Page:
Sipping coffee at Sciascia, One of Rome’s Most Historical Cafés

02 Novembre 2019 -
DI Redazione

Art is art, food is art, wine is art and in Italy coffee is also an art. From the first espresso machine patented in Torino in 1884 to the creation of the Moka Pot in 1933, this is the country that has brought us the ristretto, macchiato, cappuccino, doppio and even the coretto for those who love a bit of liquor in their coffee. Step into any bar in Italy during the morning hours or after lunch and you’ll find yourself in the heart of Italian culture as people line up at the counter quickly finishing off small coffees, maybe a sweet pastry, as espresso machines hum, spoons clink and milk whooshes into frothy foam.

Like all Italian metropolises, Rome is home to a café on almost every corner, but if you’ve come for a visit to the Eternal City a spot not to be missed is Sciascia, one of the city’s oldest and most loved coffee houses, which will be celebrating its 100th birthday this November 7th, marking a century since its founder Adolfo Sciascia first opened his café in Via Fabio Massimo, setting up a location loved through the years by Romans themselves for whom the the place is synonymous with some of the best coffee in the city.

Now, after decades dedicated to brewing their top notch roasts, Sciascia has opened up a second location on Via Sabotino, in the heart of Prati, the upscale nouveau art district located along the West Bank of the Tiber River. Just like the original cafe in Via Fabio Massimo, Sciascia Caffè 1919 - Mazzini offers true coffee lovers some of the best café in the capital. With inside space for up to 50 people plus tables outside, the newest locale has the same retro style as the original Sciascia. The classy space is divided into two areas where locals and tourists can enjoy coffee and bites all day long and a shopping area where it’s possible to buy some of Sciascia’s best roasts to bring home.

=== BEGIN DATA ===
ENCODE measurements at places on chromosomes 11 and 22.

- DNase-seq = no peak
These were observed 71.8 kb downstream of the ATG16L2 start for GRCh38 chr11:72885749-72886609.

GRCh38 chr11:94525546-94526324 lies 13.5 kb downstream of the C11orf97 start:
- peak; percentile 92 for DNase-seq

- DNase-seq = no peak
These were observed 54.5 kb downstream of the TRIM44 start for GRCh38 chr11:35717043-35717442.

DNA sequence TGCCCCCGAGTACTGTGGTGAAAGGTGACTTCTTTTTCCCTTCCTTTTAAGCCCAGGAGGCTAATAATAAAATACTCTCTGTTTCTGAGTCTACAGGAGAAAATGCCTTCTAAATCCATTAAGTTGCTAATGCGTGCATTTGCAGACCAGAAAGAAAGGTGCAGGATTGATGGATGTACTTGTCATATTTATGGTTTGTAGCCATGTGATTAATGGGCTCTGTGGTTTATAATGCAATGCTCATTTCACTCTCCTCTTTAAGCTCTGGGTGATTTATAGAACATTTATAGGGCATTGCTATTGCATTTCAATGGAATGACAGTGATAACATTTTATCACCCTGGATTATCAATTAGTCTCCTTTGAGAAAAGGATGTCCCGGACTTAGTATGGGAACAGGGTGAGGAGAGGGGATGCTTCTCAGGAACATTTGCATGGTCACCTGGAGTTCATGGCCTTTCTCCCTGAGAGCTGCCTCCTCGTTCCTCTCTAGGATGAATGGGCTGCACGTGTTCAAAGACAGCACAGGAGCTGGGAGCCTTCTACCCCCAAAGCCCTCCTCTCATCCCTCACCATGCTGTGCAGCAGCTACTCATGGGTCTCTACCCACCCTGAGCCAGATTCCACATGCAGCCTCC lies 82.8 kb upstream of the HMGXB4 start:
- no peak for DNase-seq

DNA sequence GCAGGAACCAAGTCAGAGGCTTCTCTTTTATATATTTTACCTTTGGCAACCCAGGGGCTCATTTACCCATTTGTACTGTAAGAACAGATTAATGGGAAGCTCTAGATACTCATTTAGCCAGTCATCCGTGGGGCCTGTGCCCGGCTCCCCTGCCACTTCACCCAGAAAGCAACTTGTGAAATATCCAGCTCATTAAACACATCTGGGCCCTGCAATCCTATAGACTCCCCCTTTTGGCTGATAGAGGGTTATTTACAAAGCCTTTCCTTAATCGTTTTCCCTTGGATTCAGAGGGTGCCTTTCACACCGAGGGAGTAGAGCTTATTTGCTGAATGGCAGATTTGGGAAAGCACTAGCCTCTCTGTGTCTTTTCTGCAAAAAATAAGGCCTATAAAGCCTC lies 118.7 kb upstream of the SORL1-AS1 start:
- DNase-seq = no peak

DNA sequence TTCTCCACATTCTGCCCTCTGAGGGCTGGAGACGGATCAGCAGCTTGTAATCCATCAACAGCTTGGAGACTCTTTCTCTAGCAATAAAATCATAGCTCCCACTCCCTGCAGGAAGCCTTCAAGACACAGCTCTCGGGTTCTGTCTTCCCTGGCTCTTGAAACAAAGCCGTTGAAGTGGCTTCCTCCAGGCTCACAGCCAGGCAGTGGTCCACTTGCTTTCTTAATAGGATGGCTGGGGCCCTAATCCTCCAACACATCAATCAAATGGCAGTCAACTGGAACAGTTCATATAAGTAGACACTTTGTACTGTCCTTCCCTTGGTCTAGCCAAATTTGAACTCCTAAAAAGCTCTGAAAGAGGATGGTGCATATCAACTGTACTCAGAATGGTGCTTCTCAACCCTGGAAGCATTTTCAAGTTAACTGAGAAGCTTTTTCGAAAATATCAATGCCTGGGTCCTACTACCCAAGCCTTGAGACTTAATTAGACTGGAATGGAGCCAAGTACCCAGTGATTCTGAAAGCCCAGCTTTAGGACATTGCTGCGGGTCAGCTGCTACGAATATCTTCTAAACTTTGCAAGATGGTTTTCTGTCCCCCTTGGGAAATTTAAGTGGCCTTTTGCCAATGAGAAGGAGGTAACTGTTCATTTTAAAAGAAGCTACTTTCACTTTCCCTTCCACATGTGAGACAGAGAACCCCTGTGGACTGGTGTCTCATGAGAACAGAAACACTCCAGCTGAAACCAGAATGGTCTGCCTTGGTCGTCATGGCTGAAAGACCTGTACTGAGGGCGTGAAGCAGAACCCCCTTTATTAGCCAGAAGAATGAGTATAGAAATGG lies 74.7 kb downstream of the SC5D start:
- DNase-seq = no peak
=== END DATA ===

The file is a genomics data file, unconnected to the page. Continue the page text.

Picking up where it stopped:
Come to either Sciascia for their coffee but don’t stop there, both cafés also offer breakfast, snack and lunch menus with choices of sweet brioches, pastries, panini, pastas, meats and sides. And, if you happen to stop in during the morning hours, don’t leave without tasting at least one of the decadent Sicilian sweets created by the Palermo-born chef Giovanni Giostra. Now it’s just up to you whether you want to sit back with your cafe at a table or do as the Romans do and stand elbow to elbow at the bar listening to the melody of the language and drinking your espresso just like a local.

Liana Bicchieri